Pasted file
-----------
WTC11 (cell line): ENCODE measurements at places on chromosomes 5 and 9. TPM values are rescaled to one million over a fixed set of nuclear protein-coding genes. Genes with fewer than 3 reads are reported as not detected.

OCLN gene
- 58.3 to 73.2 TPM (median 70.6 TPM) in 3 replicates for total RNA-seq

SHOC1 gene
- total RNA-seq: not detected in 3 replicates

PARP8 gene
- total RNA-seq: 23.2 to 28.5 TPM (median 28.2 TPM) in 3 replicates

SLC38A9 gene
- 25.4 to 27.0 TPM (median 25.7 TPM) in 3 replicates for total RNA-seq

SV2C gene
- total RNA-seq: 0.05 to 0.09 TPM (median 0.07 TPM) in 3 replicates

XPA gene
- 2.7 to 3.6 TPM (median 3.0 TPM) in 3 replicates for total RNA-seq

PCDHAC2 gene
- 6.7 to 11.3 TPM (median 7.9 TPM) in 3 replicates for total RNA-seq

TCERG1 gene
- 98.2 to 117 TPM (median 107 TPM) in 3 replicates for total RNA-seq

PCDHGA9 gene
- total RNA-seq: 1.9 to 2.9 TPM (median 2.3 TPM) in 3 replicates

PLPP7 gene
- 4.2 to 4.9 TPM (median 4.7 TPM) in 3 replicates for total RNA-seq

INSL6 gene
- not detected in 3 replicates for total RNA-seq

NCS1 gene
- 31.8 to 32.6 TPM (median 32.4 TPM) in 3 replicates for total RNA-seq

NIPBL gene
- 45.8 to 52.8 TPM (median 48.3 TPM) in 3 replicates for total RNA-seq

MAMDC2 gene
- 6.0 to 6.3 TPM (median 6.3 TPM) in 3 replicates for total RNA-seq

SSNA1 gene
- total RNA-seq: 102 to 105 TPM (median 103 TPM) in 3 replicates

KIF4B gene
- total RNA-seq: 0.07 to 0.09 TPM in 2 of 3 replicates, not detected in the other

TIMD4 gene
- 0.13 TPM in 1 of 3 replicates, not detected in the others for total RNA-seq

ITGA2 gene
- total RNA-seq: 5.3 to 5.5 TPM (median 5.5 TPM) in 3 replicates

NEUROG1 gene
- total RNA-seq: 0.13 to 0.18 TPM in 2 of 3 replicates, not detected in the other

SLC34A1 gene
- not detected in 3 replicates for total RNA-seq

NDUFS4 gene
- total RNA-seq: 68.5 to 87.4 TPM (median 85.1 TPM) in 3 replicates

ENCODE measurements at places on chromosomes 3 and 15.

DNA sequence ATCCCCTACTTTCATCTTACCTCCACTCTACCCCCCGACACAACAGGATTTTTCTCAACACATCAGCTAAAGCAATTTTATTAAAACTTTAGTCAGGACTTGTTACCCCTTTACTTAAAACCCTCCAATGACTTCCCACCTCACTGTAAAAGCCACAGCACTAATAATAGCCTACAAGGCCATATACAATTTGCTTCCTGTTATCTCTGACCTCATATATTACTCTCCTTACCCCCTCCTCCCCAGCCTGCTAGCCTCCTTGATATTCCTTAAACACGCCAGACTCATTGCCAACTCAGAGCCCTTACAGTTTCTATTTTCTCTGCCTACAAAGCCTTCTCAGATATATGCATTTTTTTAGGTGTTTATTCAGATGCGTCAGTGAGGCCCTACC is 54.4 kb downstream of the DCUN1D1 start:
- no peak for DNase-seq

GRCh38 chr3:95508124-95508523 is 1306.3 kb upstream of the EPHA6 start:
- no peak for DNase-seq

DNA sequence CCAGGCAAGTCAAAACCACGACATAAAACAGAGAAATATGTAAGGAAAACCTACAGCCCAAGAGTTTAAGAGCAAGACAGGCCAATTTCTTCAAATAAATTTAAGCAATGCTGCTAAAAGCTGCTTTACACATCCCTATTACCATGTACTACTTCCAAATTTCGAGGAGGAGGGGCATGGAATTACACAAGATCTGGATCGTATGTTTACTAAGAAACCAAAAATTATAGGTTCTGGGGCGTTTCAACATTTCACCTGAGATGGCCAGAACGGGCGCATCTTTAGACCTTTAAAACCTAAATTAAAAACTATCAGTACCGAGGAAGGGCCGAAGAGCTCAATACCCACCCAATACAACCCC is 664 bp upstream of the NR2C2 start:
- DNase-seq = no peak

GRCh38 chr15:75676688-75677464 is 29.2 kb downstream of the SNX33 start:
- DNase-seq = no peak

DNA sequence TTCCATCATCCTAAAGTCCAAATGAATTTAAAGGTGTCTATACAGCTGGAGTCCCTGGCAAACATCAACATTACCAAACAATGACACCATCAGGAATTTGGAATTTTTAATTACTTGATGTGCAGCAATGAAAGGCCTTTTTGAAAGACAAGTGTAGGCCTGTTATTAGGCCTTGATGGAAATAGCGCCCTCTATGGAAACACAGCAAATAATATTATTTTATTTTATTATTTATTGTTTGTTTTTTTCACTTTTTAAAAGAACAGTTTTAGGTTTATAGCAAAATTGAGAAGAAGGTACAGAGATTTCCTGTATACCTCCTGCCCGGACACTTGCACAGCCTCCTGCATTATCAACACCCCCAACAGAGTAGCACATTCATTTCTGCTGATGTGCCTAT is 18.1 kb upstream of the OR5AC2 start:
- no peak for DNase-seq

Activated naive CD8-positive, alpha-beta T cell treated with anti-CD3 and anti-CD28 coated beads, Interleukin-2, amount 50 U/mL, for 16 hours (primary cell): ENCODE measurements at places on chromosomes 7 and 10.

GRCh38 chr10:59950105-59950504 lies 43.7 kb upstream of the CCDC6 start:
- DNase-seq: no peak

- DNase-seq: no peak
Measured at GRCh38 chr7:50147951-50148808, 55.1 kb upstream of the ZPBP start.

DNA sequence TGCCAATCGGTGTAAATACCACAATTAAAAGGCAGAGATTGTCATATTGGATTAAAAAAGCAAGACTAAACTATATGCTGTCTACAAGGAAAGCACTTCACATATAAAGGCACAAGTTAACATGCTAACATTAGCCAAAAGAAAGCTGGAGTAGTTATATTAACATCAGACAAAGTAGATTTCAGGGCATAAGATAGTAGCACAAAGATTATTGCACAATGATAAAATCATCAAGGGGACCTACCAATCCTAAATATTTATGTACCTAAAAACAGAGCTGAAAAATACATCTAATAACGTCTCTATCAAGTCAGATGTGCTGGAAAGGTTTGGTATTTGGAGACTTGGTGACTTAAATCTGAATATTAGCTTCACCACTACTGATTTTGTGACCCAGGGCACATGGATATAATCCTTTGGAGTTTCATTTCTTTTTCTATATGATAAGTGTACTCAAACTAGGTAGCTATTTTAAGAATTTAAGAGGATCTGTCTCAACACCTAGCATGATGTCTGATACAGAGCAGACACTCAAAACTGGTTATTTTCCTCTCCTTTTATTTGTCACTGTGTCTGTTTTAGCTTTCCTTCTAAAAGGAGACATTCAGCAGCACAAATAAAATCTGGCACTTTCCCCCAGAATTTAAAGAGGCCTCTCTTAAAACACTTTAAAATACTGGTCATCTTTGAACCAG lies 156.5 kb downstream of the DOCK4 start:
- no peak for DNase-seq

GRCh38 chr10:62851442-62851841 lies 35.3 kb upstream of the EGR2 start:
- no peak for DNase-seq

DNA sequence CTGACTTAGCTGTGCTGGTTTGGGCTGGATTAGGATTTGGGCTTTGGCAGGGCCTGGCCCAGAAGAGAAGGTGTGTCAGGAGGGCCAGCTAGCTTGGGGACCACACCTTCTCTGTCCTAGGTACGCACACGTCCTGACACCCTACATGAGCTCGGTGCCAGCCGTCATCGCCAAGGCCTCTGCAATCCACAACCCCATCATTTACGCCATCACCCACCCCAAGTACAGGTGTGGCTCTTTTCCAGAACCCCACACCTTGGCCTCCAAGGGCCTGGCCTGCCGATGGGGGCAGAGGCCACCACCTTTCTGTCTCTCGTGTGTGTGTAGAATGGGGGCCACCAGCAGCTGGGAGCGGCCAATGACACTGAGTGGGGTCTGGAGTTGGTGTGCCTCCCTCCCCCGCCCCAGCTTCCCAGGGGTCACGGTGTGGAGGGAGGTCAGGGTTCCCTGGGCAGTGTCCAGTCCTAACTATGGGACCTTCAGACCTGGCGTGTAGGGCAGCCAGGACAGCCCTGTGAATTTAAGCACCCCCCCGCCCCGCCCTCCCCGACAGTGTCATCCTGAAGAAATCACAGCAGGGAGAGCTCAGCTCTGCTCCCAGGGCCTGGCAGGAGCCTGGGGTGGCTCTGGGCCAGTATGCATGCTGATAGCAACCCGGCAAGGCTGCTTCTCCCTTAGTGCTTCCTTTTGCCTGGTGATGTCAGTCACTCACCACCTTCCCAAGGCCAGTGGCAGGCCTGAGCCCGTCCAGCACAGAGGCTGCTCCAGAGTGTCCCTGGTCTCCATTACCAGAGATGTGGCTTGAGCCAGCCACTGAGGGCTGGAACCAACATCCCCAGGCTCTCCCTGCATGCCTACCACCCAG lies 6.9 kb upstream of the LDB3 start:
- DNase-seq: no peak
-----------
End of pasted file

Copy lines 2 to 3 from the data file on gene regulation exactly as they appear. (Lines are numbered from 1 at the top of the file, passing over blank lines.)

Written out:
OCLN gene
- 58.3 to 73.2 TPM (median 70.6 TPM) in 3 replicates for total RNA-seq